Occasionally I’ll see a survey online or in a publication that asks readers to select their favorite airplane of all time. I’m sure you’ve seen similar surveys. There’s a good chance you’ve participated in one. I certainly have. [Read more…]
Once I began flying the line, I rarely thought about seat positions and calibrations. At a certain point, takeoffs and landings in an airliner are all about holding a particular deck angle. That generally means eyes more inside on the artificial horizon than outside. Plus the time pressures we were under to run our checklists, procedures and flows and get out of the gate on time pushed seat adjustments down the priority list.
Anyway, I rarely put anything up on the glare shield. And if I did, I’d see it, right? [Read more…]
My last column on aircraft maintenance that can be performed by aircraft owners in Canada, but not the U.S., stirred up a lively discussion online.
Reader Greg Wilson summarized it best, noting that the owner of a U.S. standard category aircraft can maintain the aircraft, refurbish or overhaul all or part of the plane, install certified parts, install or replace many instruments or avionics, modify the aircraft (within limits), and even rebuild an aircraft out of service — as long as it is under the supervision and signed off by an FAA-licensed A&P/IA mechanic.
“Finding a mechanic to work with you may take time, especially if you want to do a lot of changes,” he wrote. “Give the mechanic time to trust your abilities and you will be amazed at what an owner can do.” [Read more…]
Modern society exists in its present form, all over the world, because humans have developed, deployed, and adapted to technologies that make our lives easier, more pleasant, and longer than ever before.
Every phase of life is improved to some degree by the availability of technologies we use without the slightest thought. These technologies are convenient, relatively inexpensive, and widely available even to the least fortunate among us. Microwave ovens, wide-screen televisions, airplanes, helicopters, GPS navigation in our cars and on our phones, computerized cash register/scanners, and compact florescent light bulbs are all available to us, more or less all the time.
I wonder if that will be the case 100 years from now. Or 200 years out from today. Perhaps not. [Read more…]
Q: If on a radial engine (specifically a Warner) one finds one stud broken at the flange level, would you recommend replacing all the affected cylinder studs? I assume cylinder movement caused the break.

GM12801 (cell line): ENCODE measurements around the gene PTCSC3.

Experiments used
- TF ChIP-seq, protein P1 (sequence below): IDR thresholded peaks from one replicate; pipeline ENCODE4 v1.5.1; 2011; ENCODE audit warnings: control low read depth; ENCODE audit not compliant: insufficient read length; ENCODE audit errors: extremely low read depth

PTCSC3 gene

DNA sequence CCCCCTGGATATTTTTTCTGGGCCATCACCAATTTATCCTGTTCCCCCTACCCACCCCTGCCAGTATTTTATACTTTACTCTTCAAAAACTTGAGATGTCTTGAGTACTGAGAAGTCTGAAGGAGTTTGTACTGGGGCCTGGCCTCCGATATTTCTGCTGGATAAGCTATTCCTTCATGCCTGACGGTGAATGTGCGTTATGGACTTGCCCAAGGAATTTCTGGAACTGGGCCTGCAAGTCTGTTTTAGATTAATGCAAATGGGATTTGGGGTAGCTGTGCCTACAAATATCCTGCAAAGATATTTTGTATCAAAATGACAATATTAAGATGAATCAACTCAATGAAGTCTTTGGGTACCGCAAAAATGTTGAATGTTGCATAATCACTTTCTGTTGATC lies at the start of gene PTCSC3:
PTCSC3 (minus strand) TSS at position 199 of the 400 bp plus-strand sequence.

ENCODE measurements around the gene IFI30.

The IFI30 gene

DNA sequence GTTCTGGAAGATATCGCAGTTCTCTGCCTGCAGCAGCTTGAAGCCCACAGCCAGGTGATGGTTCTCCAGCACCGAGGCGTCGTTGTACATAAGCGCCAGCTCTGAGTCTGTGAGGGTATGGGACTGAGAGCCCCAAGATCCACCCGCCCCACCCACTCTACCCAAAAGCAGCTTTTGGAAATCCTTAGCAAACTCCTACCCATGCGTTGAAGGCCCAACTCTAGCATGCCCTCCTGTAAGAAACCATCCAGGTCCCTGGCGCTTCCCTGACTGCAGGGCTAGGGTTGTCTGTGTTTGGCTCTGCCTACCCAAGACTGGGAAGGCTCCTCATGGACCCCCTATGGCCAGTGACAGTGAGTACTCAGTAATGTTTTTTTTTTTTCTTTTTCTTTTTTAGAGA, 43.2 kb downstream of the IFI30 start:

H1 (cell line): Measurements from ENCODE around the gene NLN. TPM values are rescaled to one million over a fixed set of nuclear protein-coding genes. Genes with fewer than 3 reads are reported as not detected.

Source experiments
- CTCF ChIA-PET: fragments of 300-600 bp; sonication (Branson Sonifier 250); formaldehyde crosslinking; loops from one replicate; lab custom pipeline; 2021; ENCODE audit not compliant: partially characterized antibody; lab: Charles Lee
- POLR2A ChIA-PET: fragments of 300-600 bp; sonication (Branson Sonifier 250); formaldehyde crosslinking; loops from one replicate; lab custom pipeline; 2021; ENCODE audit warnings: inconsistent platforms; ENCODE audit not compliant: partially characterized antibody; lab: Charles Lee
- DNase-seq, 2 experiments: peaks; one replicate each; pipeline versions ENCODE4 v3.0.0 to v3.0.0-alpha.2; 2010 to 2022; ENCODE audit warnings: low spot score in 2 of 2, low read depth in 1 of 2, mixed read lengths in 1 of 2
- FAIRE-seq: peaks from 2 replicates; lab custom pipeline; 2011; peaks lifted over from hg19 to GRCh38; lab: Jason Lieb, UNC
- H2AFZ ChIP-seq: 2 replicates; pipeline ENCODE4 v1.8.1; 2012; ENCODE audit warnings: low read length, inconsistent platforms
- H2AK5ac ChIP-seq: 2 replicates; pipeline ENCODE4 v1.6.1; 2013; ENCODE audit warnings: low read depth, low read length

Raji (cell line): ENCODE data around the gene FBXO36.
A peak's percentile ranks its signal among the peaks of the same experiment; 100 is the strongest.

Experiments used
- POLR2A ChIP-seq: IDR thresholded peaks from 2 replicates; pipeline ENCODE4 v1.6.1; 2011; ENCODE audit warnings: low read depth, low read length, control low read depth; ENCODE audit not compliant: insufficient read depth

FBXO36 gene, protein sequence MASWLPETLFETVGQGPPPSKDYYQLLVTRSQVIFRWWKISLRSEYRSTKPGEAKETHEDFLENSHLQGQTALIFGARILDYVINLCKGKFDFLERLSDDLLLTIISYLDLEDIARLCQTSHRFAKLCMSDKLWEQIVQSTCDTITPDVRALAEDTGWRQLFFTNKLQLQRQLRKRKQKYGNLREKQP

Regular readers will remember that my last few columns have been on concerns with the proposed new unleaded avgas. Well I am done venting on that subject for now, so I am getting off that bully pulpit until the alphabet groups and the federal agencies produce some more column fodder.
And I am getting on my soap box: Recently I was driving across the state and was listening to talk radio. The subject of the discussion was David McCullough’s new book on the Wright brothers.
The thing that got to me was not that the book described the Wrights as geniuses, but that the announcers seemed surprised at this assessment. [Read more…]
The number of pilots in the United States is decreasing. Pretty much anyone who flies is aware of this unfortunate fact. Consider the irony: Although aviation is more ubiquitous than ever and the overall population of the nation is increasing, the number of us who have a valid pilot’s certificate is actually diminishing.
In my little corner of the world, and by corner of the world I mean, this big ol’ sandbar that separates the Gulf of Mexico from the Atlantic Ocean, there is a program intended to reverse that trend. I’m particulary enamored of and tremendously excited about the mission they’ve set themselves on, as well as the success they’re having.
Yes, actual success. They really are making a profound difference that extends well past the cockpit. [Read more…]
Frederick, Maryland, has an amenity often missing in my home town: Sidewalks.
Where I live they’re spotty at best. Hence, it’s common for walkers to get into a gasoline powered vehicle which they drive to a place where they can walk without undue risk of being hit by a car, or a truck, or perhaps finding a territorial alligator in their path. [Read more…]
Q: I own a factory overhauled O-360 A4A, which I’ve owned since it left the factory. I’ve flown behind it for 600 hours. I recently had a prop strike and the engine was stripped and reassembled with no damage found. All they replaced were the exhaust valve guides and piston rings. (And all the rest as per shock load spec.)
The plane has been put together exactly as before and performs almost better than before. I have 10 years of multi probe engine monitor data to compare. [Read more…]
January 1940 saw a mass migration of light planes from throughout the United States to Florida. Held in conjunction with the Miami All-American Air Maneuver Air Races, the group flights of personal planes was known as the Light Airplane Cavalcade. [Read more…]